Who is eligible to get camping passes in the United
To qualify for camping passes for disability, the requirement is that the disability must be permanent and limit the person from one or major life activities. If a U.S. citizen is partially disabled, he or she doesn’t qualify. And there’s no age requirement for this pass.
Camping is not only an affordable choice for a holiday or a break from routine life, it is also fun and healthy.
Being close to nature with like-minded campers has been found to have positive impacts on the health and well-being of humans.
Camping builds confidence, reduces stress, and re-energizes the mind. In recent times, camping has become a very popular recreational activity, with over 40 million Americans participating in camping in the United States each year.
Not just in the US, it is also growing in popularity in Canada. Although research shows that the millennials and the Gen Xers comprise a majority (about 75%) of all campers, the campers come in all shapes and sizes.
The young and the old love camping alike; and so do the people with physical and mental disabilities.
In fact, it would be very incorrect to assume that the disabled cannot go camping like others. They can and they must.
One study has revealed that only a 5-minute active exposure to nature in outdoor areas can significantly boost one’s mood, self-esteem, and depression. Therefore, the disabled should be definitely recommended to go camping.
The Americans with Disabilities Act (ADA) has made it mandatory for all camping sites to provide reasonable arrangements for the disabled campers so that they can access parks and camps as much as the others without any difficulty.
There are wheelchair-friendly ramps, specialized medical care, special adaptive equipment, etc.
However, if you are disabled, all you would probably need to go camping is a camping pass. Once you get that, you are all set to go camping. Yay!
So how can the disabled get camping passes easily? How would you get your camping Access Pass? You need to apply for it.
Yes, the good news is that the application can be sent online in a few simple steps. But, in order to get the Access Pass, the disabled person needs to physically go to the authorities, pass through all the necessary verification processes, and then collect the pass. That is the easiest way to do it. Let’s elaborate.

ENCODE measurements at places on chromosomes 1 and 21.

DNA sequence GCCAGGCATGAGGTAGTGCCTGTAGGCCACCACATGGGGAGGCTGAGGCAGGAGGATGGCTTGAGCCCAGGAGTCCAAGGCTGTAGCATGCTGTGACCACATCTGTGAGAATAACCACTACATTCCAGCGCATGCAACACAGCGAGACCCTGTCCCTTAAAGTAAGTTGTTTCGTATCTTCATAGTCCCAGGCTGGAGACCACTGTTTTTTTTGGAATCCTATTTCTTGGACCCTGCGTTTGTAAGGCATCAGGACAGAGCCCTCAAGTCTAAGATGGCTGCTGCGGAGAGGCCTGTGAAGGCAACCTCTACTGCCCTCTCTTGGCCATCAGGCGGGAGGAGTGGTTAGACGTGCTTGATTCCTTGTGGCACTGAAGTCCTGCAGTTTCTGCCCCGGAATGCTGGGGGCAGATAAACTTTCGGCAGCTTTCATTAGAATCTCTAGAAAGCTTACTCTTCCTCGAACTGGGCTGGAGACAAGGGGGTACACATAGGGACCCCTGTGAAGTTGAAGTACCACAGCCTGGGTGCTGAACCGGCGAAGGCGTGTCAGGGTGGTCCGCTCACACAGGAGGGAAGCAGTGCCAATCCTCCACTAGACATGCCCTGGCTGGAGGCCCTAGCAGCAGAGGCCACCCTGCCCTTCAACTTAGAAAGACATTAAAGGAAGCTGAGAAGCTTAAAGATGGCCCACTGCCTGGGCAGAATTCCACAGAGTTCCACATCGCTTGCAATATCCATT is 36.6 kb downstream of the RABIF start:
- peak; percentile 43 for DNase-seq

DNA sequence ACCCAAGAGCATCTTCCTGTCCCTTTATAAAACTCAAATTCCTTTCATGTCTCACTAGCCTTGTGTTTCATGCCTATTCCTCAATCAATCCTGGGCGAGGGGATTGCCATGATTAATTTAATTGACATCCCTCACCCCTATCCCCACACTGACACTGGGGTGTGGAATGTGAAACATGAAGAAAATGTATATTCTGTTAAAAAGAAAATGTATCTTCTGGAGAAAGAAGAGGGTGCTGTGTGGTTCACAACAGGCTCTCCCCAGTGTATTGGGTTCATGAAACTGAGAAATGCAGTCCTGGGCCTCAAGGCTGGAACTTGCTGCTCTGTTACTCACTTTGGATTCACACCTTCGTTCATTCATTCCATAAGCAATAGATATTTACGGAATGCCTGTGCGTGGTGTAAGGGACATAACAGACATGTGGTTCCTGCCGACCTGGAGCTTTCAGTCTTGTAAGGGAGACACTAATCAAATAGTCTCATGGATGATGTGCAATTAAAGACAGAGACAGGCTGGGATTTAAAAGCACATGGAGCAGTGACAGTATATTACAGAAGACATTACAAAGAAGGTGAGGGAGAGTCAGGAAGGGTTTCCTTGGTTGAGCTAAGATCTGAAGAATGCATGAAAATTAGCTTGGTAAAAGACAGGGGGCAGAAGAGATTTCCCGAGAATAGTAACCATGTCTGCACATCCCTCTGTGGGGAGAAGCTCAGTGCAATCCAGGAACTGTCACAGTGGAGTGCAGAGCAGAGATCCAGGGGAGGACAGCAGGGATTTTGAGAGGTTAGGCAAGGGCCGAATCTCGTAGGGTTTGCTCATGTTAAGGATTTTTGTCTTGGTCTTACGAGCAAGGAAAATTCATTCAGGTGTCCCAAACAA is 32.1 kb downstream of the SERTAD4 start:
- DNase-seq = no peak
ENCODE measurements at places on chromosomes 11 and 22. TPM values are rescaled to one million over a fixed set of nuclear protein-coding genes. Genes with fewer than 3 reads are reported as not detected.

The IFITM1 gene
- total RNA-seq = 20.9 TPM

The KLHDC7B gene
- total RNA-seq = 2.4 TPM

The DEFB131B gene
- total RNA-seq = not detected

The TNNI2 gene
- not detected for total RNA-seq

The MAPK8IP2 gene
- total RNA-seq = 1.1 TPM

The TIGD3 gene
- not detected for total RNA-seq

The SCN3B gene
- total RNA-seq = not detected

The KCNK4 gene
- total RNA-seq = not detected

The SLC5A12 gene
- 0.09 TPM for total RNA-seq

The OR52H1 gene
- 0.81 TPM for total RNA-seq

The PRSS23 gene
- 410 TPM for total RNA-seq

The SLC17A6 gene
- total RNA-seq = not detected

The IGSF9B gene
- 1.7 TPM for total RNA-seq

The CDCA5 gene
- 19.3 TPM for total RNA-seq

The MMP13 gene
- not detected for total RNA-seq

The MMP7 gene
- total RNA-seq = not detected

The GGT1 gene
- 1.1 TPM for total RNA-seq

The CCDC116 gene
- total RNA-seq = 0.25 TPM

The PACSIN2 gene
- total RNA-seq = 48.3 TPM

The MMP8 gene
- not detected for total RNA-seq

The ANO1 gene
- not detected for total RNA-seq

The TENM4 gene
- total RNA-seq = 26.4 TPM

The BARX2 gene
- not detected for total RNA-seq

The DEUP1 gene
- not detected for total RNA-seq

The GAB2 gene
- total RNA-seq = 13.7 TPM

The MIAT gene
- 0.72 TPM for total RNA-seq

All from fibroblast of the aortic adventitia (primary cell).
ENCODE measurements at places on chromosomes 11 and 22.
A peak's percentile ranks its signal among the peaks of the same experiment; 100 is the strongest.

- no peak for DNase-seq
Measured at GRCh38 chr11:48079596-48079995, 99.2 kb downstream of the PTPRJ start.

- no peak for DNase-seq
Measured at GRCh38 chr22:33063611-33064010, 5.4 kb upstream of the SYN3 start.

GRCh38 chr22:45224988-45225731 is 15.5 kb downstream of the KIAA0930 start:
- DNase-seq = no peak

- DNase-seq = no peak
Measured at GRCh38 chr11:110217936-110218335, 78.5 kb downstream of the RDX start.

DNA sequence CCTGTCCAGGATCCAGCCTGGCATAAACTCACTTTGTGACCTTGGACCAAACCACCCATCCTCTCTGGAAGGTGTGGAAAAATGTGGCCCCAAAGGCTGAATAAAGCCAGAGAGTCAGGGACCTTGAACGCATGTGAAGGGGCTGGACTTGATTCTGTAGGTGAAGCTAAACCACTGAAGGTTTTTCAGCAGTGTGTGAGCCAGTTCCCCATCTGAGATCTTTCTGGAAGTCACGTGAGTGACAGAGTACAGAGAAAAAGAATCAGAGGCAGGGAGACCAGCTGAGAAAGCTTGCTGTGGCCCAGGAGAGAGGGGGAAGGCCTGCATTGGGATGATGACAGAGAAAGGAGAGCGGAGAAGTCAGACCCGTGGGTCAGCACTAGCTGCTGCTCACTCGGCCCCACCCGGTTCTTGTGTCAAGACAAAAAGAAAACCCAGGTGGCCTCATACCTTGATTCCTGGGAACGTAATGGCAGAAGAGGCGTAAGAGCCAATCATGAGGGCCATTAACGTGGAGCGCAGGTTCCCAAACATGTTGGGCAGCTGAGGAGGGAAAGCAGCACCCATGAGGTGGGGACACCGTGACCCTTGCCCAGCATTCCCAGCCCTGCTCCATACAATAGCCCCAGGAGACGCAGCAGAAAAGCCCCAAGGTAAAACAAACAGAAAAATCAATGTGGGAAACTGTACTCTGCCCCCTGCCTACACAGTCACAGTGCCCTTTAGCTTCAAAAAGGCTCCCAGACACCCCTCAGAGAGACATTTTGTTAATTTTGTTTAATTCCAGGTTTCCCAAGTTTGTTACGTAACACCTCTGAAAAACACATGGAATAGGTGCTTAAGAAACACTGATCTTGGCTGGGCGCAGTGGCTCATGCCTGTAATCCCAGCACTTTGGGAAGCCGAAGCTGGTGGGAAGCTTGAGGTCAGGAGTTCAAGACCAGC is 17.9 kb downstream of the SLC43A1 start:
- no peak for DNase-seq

About the Camping Access Pass for the Disabled
There are many parks and recreational sites which allow for camping for the disabled.
But to enter these areas, a disabled individual would need an Access Pass issued by the Government. The disabled applicants are not charged for the pass in the national park system.
It comes free for the disabled and is valid lifetime. Eligibility criteria for this Access Pass are:
- You have to be a US citizen, or
- A permanent resident, and
- You have a permanent physical, mental, or sensory disability (though the disability need not be a 100% disability)
If you are eligible for the pass, the easiest way to apply for it is online. With this Access Pass, people with disabilities can access over 2,000 Federal recreation areas across the country – the national parks, national forest lands, and the national wildlife refuges.
The pass may sometimes also offer discounts on activities like camping.
The Access Pass allows the owner of the Pass and any others accompanying him/her in a non-commercial vehicle to sites where a per-vehicle fee applies or it may allow the owner of the pass and three more adults to areas where per-person fees are charged.
Applying for a Camping Access Pass
The easiest way to apply for camping passes for the disabled is over the Internet. Just follow the 5 simple steps:
- Check the list of ‘Acceptable Documentation’ on the USGS website and get all of that together in one place.
- Scan these documents and save them digitally as either JPEGs, GIFs, PNGs, or PDFs, not exceeding 20 MB.
- Place your application through the online store.
- Once you hit ‘Submit’ your application, you will be asked to upload the required documents. This is a vital step as your application stays incomplete without upload.
- After the application is complete, you will receive a physical pass through email. However, to obtain the pass, the individual needs to go in person. The issuing officer of the pass will review the documentation you submitted and verify your residency before giving you the pass.
The Access Passes are managed by the 5 Federal bodies that function under various regulations and hence, have varying fees.
So, the disability pass discounts also vary from one recreation site to another.